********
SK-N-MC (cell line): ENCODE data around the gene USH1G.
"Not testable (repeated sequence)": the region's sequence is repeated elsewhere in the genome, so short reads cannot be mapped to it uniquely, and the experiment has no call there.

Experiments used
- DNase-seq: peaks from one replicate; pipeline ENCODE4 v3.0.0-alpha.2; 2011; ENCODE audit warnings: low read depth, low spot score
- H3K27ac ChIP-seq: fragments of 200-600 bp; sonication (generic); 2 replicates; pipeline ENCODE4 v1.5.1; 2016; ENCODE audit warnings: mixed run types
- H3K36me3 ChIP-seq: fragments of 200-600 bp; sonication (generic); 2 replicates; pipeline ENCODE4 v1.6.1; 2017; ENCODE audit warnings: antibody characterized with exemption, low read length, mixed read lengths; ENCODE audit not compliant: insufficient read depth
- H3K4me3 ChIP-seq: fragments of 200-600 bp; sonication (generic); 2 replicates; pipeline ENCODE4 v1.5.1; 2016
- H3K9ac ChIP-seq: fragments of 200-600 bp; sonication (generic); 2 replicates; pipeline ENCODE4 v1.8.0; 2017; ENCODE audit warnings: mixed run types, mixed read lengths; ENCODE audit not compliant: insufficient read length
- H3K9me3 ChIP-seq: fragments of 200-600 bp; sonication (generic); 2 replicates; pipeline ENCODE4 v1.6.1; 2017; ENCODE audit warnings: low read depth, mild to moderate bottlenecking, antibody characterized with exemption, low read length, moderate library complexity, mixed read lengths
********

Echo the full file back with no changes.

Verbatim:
SK-N-MC (cell line): ENCODE data around the gene USH1G.
"Not testable (repeated sequence)": the region's sequence is repeated elsewhere in the genome, so short reads cannot be mapped to it uniquely, and the experiment has no call there.

Experiments used
- DNase-seq: peaks from one replicate; pipeline ENCODE4 v3.0.0-alpha.2; 2011; ENCODE audit warnings: low read depth, low spot score
- H3K27ac ChIP-seq: fragments of 200-600 bp; sonication (generic); 2 replicates; pipeline ENCODE4 v1.5.1; 2016; ENCODE audit warnings: mixed run types
- H3K36me3 ChIP-seq: fragments of 200-600 bp; sonication (generic); 2 replicates; pipeline ENCODE4 v1.6.1; 2017; ENCODE audit warnings: antibody characterized with exemption, low read length, mixed read lengths; ENCODE audit not compliant: insufficient read depth
- H3K4me3 ChIP-seq: fragments of 200-600 bp; sonication (generic); 2 replicates; pipeline ENCODE4 v1.5.1; 2016
- H3K9ac ChIP-seq: fragments of 200-600 bp; sonication (generic); 2 replicates; pipeline ENCODE4 v1.8.0; 2017; ENCODE audit warnings: mixed run types, mixed read lengths; ENCODE audit not compliant: insufficient read length
- H3K9me3 ChIP-seq: fragments of 200-600 bp; sonication (generic); 2 replicates; pipeline ENCODE4 v1.6.1; 2017; ENCODE audit warnings: low read depth, mild to moderate bottlenecking, antibody characterized with exemption, low read length, moderate library complexity, mixed read lengths